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LEGAL DICTIONARY - LETTER V


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VAGRANT
A tramp or homeless person.

VENDOR
The seller; the person selling.

VARIANCE 
An exception to a zoning ordinance, usually granted by a local government. For example, if you own an oddly shaped lot that could not accommodate a home in accordance with your city's setback requirement, you could apply at the appropriate office for a variance allowing you to build closer to a boundary line.

VENUE
This has the same meaning as in everyday English except that in a legal context it usually refers specifically to the location of a judicial hearing. For example, if a criminal case has a very high media profile in a particular city, the "venue" may change to another city to ensure objective witnesses (i.e. that would not have been spoiled by media speculation on the crime).

VEHICLE
Any thing that is designed to transport persons or objects. A bicycle has been held to be a vehicle.

VERDICT
The decision of a jury after a trial, which must be accepted by the trial judge to be final. A judgment by a judge sitting without a jury is not a verdict. A "special verdict" is a decision by the jury on the factual questions in the case, leaving the application of the law to those facts to the judge, who makes the final judgment. A "directed verdict" is a decision following an instruction by the judge that the jury can only bring in a specific verdict ("based on the evidence you must bring in a verdict of 'not guilty'"). A "chance verdict" (decided by lot or the flip of a coin), a "compromise verdict" (based on some jurors voting against their beliefs to break a deadlock) and a "quotient verdict" (averaging the amount each juror wants to award) are all improper and will result in a mistrial (having the verdict thrown out by the judge) or be cause for reversal of the judgment on appeal.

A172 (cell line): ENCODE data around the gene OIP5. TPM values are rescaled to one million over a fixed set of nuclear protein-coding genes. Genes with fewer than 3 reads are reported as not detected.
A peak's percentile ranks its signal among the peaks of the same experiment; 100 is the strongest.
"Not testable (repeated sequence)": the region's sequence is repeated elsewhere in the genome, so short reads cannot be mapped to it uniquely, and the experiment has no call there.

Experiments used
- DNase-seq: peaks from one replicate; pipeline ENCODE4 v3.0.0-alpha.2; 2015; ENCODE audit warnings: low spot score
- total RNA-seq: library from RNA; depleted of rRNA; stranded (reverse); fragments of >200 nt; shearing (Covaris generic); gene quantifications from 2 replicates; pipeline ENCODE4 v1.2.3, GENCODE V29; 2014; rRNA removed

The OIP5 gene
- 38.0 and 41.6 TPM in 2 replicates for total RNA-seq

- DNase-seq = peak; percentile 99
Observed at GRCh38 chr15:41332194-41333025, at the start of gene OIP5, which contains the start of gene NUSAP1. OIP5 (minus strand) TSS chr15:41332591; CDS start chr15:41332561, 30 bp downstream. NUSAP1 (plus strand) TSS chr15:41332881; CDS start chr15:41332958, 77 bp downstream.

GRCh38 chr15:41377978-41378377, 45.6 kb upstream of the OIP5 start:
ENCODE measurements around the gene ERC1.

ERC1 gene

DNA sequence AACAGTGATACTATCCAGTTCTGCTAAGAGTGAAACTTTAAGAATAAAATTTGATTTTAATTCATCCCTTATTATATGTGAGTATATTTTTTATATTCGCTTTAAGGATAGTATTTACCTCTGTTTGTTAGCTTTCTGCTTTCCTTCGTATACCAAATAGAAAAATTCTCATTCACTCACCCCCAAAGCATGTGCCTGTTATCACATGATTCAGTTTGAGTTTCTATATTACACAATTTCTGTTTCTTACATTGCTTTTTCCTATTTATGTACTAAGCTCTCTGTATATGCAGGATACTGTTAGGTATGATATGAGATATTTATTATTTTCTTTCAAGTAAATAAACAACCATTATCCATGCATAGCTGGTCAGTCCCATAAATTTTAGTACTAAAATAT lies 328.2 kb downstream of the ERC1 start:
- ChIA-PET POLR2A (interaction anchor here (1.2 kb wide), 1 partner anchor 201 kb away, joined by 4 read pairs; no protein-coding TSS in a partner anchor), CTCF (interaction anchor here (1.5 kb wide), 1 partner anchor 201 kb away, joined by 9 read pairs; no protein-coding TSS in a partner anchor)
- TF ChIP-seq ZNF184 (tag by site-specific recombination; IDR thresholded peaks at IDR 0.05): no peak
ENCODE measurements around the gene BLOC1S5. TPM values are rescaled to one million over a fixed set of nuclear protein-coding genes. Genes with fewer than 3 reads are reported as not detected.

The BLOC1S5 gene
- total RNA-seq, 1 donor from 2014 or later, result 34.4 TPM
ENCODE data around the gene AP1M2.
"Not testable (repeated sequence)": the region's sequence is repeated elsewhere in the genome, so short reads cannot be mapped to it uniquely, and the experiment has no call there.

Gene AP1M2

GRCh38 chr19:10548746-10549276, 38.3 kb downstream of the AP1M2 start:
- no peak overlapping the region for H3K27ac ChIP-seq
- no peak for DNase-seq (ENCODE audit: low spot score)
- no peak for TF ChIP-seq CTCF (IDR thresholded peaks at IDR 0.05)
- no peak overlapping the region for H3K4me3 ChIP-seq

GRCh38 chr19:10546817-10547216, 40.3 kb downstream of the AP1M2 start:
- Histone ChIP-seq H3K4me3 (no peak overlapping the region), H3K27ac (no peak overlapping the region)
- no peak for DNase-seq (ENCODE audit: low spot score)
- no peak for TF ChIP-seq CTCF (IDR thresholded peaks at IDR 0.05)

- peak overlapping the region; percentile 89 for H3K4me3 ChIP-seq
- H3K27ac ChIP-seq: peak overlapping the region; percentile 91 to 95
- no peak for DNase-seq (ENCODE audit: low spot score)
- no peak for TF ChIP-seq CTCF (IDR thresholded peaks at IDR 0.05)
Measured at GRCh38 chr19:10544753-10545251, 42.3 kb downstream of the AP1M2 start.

VERTICAL PRIVITY
A legal relationship in corporate law that exists between companies in the chain of distribution of a product. This relationship creates responsibilities between the companies involved, including being liable for defects in the product.

VIDELICET
Latin for "to wit" or "that is to say." "Viz.", which is the abbreviation of videlicet, is much more commonly used. It is often found in legal documents to advise that what follows provides more detail about a preceding general statement. For example: "The defendant committed adultery; viz., on April 15th, at approximately 10:30 pm, he had sexual intercourse with Ms Jane Doe."

VIEW ORDINANCE
A law adopted by some cities or towns with desirable vistas -- such as those in the mountains or overlooking the ocean -- that protects a property owner from having his or her view obstructed by growing trees. View ordinances don't cover buildings or other structures that may block views.

VOIDABLE
The law distinguishes between contracts which are void and those which are voidable. Some contracts have such a latent defect that they are said to be void (see definition of "void" above). Other has more minor defects to them and is voidable at the option of the party victimized by the defect. For example, contracts signed by a person when they are totally drunk are voidable by that person upon recovering sobriety.